The Non-GMO Project applauds the European Court of Justice’s July 25, 2018 ruling on new genetic engineering techniques, which clarifies that products of techniques such as CRISPR-cas9, RNAi, and gene drives are to be considered GMOs under European law. This is a great victory for the 508 million European consumers who will benefit from the regulation and labeling of products made with genetic engineering. The decision aligns with the Non-GMO Project’s position, as products of these new techniques are already considered to be GMOs under the Non-GMO Project Standard and are not allowed in Non-GMO Project Verified products.
The ruling will ensure that products of new genetic engineering techniques will be subject to the European GMO Directive safety regulations that govern other GMOs in the EU. This means products of these new technologies are to undergo consumer safety evaluations and will be subject to labeling in accordance with existing labeling laws.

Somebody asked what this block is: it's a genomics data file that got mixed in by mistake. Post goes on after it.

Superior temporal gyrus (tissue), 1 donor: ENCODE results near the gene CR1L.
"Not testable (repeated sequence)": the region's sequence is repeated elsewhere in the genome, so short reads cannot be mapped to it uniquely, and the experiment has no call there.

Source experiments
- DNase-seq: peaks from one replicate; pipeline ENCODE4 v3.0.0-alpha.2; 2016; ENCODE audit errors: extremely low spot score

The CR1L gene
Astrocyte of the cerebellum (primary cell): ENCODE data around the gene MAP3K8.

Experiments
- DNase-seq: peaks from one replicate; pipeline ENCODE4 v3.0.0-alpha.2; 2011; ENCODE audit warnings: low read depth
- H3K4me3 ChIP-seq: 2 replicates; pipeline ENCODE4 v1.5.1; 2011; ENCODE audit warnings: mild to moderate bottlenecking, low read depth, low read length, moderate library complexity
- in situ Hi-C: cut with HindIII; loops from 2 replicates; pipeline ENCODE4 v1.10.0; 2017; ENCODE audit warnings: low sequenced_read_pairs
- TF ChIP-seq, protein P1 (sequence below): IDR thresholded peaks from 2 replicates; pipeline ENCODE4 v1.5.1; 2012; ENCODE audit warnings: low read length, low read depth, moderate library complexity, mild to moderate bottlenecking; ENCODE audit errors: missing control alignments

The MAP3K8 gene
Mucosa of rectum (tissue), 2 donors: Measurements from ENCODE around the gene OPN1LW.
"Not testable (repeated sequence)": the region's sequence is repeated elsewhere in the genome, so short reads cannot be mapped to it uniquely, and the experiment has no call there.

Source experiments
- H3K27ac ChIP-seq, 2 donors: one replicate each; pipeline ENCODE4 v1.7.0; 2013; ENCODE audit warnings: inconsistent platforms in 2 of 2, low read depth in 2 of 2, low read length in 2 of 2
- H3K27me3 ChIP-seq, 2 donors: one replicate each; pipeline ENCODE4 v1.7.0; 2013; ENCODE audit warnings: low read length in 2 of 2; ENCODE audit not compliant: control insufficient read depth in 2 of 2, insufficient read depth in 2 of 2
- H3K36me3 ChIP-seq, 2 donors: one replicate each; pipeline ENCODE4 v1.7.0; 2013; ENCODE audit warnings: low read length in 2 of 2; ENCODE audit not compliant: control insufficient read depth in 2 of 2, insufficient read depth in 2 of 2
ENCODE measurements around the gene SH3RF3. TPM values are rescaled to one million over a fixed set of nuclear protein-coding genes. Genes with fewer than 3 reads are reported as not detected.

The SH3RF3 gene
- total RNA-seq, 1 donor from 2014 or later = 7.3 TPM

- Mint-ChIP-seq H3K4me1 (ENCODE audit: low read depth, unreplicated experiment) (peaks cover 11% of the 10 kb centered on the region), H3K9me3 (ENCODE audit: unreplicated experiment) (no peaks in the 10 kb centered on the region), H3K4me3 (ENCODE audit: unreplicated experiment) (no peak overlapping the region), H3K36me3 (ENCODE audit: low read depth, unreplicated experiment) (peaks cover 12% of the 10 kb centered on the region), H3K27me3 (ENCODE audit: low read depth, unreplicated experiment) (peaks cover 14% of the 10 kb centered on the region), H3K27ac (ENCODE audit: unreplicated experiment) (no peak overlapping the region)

The Court's declaration has broader implications outside of the EU, as biotech and seed industry lobby groups have been fighting against any regulations globally for products of new genetic engineering techniques. These companies have intentionally distanced themselves from the regulatory hurdles and the consumer and manufacturer rejection of GMOs by claiming that products of these new genetic engineering techniques are not actually GMOs. The European Court of Justice’s ruling clarified that because the potential risks associated with products of new techniques closely resemble the risks associated with transgenic GMOs, they should be regulated in the same way.
This ruling brings the European Union’s definition of genetic engineering into alignment with the Codex Alimentarius definition, which is used by the World Health Organization, the Food and Agriculture Organization of the United Nations, and the Non-GMO Project Standard.
In the Non-GMO Project’s recent comments to the USDA on the National Bioengineered Food Disclosure Standard, the organization urged the USDA to adopt the Codex definition and ensure that new GMOs will be subject to the same requirements as other genetically modified organisms. This request reflects the organization's fundamental belief that all shoppers deserve to know if their food contains genetically engineered ingredients and that any GMO labeling must be inclusive of all GMOs, including products of new genetic engineering techniques.